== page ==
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Ongoing COVID pandemic could be making 'winter blues' more intense

During this time of year, winter blues - or seasonal affective disorder - usually affects about 64 percent of people.
There are some things experts say people can do to help themselves deal with the winter blues.
To combat winter blues, experts say it is important to practice self-care, by exercising, getting enough sleep and eating well - especially foods rich in vitamin D. People normally get vitamin D when exposed to sunshine, but don’t get as much of it during the winter months.
Experts say pets can also make a big difference with emotional health.
Posted at 10:08 AM, Jan 06, 2022
and last updated 2022-01-06 12:08:13-05

WASHINGTON, D.C. — With the bright lights of the holiday season now dark, experts say it is a critical time to make sure people don’t feel dim in the new year.

“It cuts across all age groups,” said Debra Wentz, president and CEO of the New Jersey Association of Mental Health and Addiction Agencies.

Wentz said that during this time of year, winter blues - or seasonal affective disorder - usually affects about 64 percent of people.

“The likely culprit and cause of post-holiday blues is an adrenaline come down,” Wentz said.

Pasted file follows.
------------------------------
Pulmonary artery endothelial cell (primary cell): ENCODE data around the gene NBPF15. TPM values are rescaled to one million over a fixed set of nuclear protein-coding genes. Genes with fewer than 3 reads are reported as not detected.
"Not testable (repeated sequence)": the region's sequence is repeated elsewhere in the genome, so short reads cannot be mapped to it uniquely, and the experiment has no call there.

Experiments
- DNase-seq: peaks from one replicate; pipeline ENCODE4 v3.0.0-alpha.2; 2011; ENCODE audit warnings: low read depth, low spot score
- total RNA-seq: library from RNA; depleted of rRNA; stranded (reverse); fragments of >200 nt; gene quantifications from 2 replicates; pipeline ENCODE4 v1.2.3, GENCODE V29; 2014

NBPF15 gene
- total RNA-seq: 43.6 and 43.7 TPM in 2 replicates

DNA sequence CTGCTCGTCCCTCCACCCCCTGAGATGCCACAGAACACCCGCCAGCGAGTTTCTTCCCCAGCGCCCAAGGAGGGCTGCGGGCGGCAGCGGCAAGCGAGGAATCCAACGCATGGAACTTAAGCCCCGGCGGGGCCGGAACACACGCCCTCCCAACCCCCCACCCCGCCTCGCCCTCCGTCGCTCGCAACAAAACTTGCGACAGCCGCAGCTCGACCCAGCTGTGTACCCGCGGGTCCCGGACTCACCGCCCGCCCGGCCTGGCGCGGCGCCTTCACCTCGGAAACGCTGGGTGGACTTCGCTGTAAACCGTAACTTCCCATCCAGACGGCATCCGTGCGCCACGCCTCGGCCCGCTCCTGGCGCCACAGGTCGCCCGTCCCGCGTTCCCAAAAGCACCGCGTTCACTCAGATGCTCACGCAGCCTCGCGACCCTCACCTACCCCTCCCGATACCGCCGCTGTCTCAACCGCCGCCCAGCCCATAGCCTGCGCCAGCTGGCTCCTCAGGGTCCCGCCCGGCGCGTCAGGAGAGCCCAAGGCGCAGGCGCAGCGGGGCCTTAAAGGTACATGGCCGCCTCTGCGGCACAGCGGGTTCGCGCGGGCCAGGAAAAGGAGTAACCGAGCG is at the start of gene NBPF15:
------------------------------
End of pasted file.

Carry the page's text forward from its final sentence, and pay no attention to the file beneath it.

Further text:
While these “winter blues” usually last a few weeks, Wentz said isolation because of the COVID pandemic has made it worse and, in some ways, more intense.

“People are just tired of not, you know, getting back to normal,” she said.

However, there are some things experts say people can do to help themselves deal with the winter blues.

The first: practice self-care by exercising, getting enough sleep and eating well, especially foods rich in vitamin D. People normally get vitamin D when exposed to sunshine, but don’t get as much of it during the winter months.

“There are some studies that show there is a correlation with diet, as far as diminishing the effect of SAD, or seasonal affective disorder,” said Dr. John Martinez, a primary care physician.

Experts also say talking to others by phone or even online can help. Even if you can’t see them in person, connections make a difference.

Volunteering can also have an impact. Giving back can help people feel less lonely and helps strengthen a sense of gratitude.

Pets can also make a big difference in emotional health.

“Letting our pets help us to get healthy is a great way to go," said Temma Martin, with Best Friends Animal Society in Salt Lake City. "Even just eye contact with our dogs and cats is healthy, because those illicit a feeling of love and comfort for us."

If things don’t get better within a few weeks, it may be time to reach out for help from a mental health professional.

“It's also important not to be hard on yourself. Just be patient. This will pass,” Wentz said. “Sometimes you just need to take some time to bounce back.”